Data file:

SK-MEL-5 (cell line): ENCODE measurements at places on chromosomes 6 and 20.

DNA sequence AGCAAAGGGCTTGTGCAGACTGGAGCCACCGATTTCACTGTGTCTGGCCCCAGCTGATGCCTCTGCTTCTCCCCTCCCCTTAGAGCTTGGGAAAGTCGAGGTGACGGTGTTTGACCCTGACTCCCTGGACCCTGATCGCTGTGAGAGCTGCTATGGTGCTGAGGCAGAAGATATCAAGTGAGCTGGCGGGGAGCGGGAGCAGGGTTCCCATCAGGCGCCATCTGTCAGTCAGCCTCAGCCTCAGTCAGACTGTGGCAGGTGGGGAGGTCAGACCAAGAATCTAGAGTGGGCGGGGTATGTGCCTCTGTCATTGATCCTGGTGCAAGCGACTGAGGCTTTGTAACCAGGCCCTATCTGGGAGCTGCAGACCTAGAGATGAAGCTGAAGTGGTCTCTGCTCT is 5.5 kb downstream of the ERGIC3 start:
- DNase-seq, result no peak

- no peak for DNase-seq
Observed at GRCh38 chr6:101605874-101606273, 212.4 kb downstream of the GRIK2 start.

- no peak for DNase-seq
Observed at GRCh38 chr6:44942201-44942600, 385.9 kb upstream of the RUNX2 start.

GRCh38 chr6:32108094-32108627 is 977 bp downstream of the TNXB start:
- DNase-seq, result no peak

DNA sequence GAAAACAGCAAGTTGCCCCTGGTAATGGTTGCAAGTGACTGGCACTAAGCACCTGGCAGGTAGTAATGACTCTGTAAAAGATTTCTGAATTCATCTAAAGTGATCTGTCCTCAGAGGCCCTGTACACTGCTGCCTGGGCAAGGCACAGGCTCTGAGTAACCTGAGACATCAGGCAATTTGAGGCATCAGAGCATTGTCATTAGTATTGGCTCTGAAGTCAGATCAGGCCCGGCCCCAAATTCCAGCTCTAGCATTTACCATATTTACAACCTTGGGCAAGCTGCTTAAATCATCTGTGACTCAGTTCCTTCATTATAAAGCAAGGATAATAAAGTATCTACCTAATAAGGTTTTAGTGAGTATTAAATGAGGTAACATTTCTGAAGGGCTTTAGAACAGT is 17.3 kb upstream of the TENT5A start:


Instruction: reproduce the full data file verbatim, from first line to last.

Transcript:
SK-MEL-5 (cell line): ENCODE measurements at places on chromosomes 6 and 20.

DNA sequence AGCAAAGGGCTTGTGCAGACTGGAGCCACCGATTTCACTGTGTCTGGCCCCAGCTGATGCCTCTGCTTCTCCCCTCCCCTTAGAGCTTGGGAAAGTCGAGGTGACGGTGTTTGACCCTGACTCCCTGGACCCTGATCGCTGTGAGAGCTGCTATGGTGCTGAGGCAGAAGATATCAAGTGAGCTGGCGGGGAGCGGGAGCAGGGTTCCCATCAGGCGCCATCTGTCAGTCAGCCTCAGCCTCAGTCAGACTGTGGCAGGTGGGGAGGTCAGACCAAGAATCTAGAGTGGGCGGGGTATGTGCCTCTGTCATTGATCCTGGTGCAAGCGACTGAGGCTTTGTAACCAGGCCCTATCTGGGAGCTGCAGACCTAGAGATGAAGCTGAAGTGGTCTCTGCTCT is 5.5 kb downstream of the ERGIC3 start:
- DNase-seq, result no peak

- no peak for DNase-seq
Observed at GRCh38 chr6:101605874-101606273, 212.4 kb downstream of the GRIK2 start.

- no peak for DNase-seq
Observed at GRCh38 chr6:44942201-44942600, 385.9 kb upstream of the RUNX2 start.

GRCh38 chr6:32108094-32108627 is 977 bp downstream of the TNXB start:
- DNase-seq, result no peak

DNA sequence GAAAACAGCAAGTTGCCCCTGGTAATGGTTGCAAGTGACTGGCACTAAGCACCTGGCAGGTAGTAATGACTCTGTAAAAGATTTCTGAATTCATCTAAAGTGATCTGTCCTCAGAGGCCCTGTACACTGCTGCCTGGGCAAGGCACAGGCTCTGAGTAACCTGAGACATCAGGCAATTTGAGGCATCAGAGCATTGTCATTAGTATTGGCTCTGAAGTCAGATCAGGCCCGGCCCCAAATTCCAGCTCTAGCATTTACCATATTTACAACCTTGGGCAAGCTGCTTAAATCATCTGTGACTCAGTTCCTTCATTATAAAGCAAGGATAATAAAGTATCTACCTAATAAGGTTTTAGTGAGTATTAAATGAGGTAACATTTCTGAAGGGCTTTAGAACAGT is 17.3 kb upstream of the TENT5A start: